Prenatal testing: lifting the lid on 22q deletion syndrome
A recent BBC article has shone a spotlight on the “massively misdiagnosed” 22q deletion syndrome. This genetic condition can cause a range of mild to severe behavioural, psychological and physical symptoms, but often flies under the radar in babies and children.
Due to 22q deletion being a little-known genetic condition, many parents and even doctors don’t realise that a child has the condition until some time after birth. This means that the families of children affected by 22q aren’t getting the medical help and support they need.
A recent study by Cardiff University has found that the condition impacts at least one in 2,000 UK babies per year. As a deletion syndrome, it involves a missing section of chromosomal DNA, causing a complex array of 180 possible symptoms, such as congenital heart defects, a cleft palate and slow overall development. With so many symptoms of 22q, it’s no wonder that this genetic condition can be misunderstood by parents and medical professionals.
Included in Cardiff University’s ongoing development study is three-year-old Eloise Lee. She was diagnosed with 22q deletion syndrome at 11 months of age. Since birth, her mother noticed that Eloise was slow to reach development milestones, didn’t feed properly and was a very quiet baby.
Professor Marianne van den Bree, leading researcher of the Cardiff assessment, has been monitoring Eloise’s progress through play. She commented:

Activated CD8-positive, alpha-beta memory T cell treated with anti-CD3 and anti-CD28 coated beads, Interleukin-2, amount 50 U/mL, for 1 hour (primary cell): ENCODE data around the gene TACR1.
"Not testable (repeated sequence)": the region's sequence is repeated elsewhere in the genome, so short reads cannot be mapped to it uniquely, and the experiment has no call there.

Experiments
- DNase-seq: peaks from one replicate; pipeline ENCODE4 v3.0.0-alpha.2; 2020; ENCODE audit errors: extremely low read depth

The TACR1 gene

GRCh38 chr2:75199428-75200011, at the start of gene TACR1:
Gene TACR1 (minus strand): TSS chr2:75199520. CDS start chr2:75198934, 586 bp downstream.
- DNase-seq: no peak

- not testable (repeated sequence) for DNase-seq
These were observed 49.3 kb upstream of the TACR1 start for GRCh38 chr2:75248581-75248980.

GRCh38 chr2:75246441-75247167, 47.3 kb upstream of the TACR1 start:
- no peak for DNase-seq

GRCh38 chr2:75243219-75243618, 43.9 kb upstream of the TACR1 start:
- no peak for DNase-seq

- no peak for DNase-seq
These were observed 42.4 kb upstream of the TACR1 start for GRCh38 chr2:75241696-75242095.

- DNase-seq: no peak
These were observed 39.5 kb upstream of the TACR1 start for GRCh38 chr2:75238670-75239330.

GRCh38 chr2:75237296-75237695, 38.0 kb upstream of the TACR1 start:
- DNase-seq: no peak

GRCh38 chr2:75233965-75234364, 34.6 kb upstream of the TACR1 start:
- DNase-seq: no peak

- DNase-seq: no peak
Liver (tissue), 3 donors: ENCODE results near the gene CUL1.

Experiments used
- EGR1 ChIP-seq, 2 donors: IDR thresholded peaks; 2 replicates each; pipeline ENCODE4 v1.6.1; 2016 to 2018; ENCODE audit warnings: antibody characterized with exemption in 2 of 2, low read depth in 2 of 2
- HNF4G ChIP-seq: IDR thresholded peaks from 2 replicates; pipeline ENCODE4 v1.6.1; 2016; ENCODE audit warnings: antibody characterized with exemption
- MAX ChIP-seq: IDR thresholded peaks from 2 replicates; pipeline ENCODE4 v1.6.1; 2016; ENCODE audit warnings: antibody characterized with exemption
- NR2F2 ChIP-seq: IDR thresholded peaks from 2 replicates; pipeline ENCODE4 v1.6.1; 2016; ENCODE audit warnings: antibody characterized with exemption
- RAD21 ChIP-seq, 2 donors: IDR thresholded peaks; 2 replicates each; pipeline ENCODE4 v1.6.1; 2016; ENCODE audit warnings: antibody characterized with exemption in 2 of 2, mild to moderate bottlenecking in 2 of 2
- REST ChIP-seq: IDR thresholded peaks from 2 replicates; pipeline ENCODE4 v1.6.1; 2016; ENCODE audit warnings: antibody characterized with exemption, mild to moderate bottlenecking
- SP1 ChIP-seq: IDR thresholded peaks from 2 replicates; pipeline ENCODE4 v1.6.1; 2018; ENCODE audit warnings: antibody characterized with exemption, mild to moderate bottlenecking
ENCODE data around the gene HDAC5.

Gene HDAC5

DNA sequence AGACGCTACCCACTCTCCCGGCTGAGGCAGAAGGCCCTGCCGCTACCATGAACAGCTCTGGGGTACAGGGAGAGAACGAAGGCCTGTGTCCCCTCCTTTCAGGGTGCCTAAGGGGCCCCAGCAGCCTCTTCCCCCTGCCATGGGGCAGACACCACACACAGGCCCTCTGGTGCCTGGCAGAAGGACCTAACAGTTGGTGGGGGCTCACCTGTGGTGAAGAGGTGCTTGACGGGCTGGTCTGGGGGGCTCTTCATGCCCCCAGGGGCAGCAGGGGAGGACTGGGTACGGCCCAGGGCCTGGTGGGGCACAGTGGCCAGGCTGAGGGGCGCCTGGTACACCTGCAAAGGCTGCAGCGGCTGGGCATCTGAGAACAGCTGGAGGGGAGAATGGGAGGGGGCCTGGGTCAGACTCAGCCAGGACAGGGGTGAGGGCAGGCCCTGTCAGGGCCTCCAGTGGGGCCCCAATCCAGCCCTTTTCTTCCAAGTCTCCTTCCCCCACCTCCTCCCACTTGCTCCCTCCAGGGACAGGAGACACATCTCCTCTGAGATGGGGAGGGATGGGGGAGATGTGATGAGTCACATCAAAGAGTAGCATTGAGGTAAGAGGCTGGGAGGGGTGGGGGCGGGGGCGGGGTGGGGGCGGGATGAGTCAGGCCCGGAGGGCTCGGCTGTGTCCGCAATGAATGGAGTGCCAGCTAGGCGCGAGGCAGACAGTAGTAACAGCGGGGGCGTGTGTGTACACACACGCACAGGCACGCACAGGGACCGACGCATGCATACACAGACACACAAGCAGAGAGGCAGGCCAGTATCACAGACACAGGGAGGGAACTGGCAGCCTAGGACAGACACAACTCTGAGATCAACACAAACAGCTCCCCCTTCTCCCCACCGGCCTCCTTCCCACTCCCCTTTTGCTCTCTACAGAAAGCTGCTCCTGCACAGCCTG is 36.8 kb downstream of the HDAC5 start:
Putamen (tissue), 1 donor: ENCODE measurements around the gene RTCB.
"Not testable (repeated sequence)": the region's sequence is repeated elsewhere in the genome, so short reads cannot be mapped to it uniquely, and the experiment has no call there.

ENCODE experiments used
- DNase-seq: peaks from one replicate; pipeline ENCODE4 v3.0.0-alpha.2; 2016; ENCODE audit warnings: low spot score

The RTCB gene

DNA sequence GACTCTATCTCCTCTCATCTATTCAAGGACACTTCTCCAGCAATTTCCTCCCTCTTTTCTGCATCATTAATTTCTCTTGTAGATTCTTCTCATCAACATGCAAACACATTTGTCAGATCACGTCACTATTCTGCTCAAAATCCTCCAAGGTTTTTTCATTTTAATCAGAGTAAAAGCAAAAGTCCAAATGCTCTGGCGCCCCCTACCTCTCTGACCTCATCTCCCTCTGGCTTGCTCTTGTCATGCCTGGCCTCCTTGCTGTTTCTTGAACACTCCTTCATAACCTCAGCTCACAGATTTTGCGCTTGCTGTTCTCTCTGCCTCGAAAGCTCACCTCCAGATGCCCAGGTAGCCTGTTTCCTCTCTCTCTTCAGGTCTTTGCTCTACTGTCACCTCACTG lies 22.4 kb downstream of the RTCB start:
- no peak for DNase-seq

Some parents who took part in the study told us that schools don’t understand that the children have a genetic condition and they think that the child is just naughty. Other parents told us that when their child was behaving in a certain way, sometimes the parents are blamed for not being good parents.
Despite 22q now being considered as one of the most common genetic conditions, there is still much to be learnt about what this means for those affected. Our research is expanding knowledge on the mental health aspects associated with the syndrome, to help identify how children and adults can be best supported during their lives. It is clear from our research so far that there is still a lack of awareness – among the medical community as well as the public. Our work is part of a drive to change that.
In some cases, a lack of proper diagnosis has led to fatal consequences. Julie Wootton’s son, Max, died of complications from 22q syndrome. She has since set up The Max Appeal Charity, to raise awareness and fund research into the condition.
One suggestion from Julie is to include 22q as part of standard newborn screening tests, which screen for a number of life-affecting conditions after birth. Although the UK national screening committee is still considering this change, it is in fact already possible to screen your baby’s DNA for 22q microdeletion before birth, with the Vision non-invasive prenatal test from Future Health Biobank.
If you would like more information on how our Vision non-invasive prenatal test screens for 22q microdeletion syndrome, contact us on 0115 967 7707 or email firstname.lastname@example.org.